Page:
So after breakfast, I roll my bike into his garage, expecting a bike stand . . . or something. He produces a rope. A rope which he wraps around my seat and throws over the garage door track so that he can lift my back wheel off the ground. As he was doing this I thought, Yeeeaaahhh, no good can come from this. But he cooked us breakfast! So what could I do but watch. (While in the background Melissa had her arms thrown in the air mouthing, NOOOOOOOO!)
He gets on the ground, cheek level to the floor, looks at my cassette and proclaims, “Looks good to me!” Thank God! So he fills our tires with air (and his brother gives us another hand pump so that we can slowly drain the air out of our tires at a later date with that one -- and great! more weight to carry!) and off we go (as my bike shifts on its own down the driveway, me sitting atop, waving good-bye).
And then we rode through hills. Lots and lots of hills. Hills that we had to push our bike up. Hills that were terrifying on the way down. (Are you all tired of hearing about hills? I’m afraid my next blog post will be titled HILLS. Contain a few paragraphs with only one word repeated over and over, “hills”. And will be signed, Love, Hills.)
Then we arrived in Walnut Grove, Missouri -- the home of our first WWOOFing farm!
So here we are, at Harmony Hill. A goat farm in the-middle-of-know-where Missouri (well, actually it is in the middle of big giant hills even though everyone for miles around says it is flat past Houston, Missouri or even Elizabethtown, Illinois, or that there are “rolling hills” or that it is as “flat as Kansas” -- they are all wrong). It’s owned by Jennifer and Duane Keys, who raise Boer goats, along with a farm full of three huge great white pyrenees guard dogs, four other playful dogs, chickens, cats and vegetable and herb gardens on 10 acres. I’m in Heaven here.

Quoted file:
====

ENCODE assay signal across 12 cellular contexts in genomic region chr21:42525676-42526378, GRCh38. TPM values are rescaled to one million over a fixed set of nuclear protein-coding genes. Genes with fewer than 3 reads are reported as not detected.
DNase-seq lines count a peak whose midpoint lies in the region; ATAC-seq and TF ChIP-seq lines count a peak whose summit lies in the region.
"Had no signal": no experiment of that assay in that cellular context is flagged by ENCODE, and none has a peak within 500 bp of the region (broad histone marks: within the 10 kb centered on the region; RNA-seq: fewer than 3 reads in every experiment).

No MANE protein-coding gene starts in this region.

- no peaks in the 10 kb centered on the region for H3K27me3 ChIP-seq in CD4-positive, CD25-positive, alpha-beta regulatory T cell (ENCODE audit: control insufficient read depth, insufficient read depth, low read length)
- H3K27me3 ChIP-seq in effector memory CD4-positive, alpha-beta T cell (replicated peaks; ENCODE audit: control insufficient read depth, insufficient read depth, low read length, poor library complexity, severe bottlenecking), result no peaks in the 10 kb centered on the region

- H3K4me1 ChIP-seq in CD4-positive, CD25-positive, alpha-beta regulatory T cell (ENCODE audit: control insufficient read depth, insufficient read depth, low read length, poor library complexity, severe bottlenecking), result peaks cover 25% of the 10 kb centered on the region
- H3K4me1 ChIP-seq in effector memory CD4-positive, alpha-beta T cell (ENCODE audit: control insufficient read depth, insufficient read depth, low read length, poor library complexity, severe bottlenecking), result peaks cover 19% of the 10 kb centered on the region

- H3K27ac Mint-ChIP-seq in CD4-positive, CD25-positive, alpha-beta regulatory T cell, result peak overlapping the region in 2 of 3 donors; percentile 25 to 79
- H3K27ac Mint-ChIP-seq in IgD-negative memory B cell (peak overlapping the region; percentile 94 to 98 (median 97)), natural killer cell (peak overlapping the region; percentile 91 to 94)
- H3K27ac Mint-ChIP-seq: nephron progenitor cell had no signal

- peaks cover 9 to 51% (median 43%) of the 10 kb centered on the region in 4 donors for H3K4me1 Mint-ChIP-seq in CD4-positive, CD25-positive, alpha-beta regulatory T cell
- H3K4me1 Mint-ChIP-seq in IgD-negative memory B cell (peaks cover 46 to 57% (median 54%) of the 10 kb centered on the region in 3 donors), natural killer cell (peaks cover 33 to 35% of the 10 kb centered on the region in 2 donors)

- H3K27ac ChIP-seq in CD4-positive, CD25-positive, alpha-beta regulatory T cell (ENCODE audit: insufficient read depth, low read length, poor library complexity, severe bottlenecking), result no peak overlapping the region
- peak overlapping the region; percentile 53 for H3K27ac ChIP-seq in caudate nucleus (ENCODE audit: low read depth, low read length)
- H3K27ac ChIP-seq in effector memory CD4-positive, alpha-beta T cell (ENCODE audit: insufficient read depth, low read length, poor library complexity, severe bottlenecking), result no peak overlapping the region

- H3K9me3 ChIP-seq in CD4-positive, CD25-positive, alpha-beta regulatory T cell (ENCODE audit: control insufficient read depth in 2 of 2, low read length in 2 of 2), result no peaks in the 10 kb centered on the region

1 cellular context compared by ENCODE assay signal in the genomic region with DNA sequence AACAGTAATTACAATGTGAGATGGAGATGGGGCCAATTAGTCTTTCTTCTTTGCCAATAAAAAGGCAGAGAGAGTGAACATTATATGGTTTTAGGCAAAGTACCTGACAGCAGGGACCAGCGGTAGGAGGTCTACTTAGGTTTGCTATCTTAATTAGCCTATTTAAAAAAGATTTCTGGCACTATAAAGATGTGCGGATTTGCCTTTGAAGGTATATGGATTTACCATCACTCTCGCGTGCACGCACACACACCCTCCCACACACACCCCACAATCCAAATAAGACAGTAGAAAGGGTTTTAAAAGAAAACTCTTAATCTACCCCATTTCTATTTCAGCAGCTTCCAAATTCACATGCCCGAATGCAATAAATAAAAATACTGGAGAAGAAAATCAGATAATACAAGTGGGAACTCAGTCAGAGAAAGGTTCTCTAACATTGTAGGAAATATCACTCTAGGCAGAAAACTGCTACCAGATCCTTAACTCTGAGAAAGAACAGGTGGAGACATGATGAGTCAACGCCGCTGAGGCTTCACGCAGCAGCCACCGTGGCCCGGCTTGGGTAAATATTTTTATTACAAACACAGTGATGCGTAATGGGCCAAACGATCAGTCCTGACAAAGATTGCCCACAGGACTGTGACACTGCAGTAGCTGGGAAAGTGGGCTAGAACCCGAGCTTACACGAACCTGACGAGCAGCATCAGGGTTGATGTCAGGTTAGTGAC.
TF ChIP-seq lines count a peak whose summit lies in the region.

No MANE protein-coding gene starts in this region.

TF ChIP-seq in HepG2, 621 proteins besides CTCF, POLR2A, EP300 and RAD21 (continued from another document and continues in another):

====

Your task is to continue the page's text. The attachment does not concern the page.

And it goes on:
Jennifer is a “goat lady”. A self-proclaimed and awesome goat lady. When Melissa and I rolled our bikes up to Harmony Hill, she was in the pasture, with her goats. Immediately she began introducing us to “the ladies”. She pointed to one and said, “that’s Etsu. Come here, Etsu.” She just hithered a goat. I had my doubts. I’ve never been around goats and thought to myself, there is no way that goat is coming over here. And then it stood up, and waltzed it’s way over to Jennifer. All these goats know there names! They are smart and extremely lovable, too.
We got to the goat farm late in the day so all we got to try our hand at was milking the goats. And let me tell you -- it is hard! I’ve seen it on TV a lot and I’ve always thought it looked easy even though everyone fumbled with it. I’d yell at the television, “do it like this!” and feverishly move my hands up and down while tapping my thumbs on my closed fingers. So not the case. It was weird. And felt odd. And I missed the bucket by about 50 inches. And the goats, um, teats felt really tacky. Actually, it was a lot of odd. But they know their names! So I can handle the oddness.
I’ve only been here a couple of hours, but I already love it here. So I’m writing to tell you that the bike tour is over. I’m relocating my bike and myself to Harmony Hill, Walnut Grove, Missouri, population 41 . . . goats.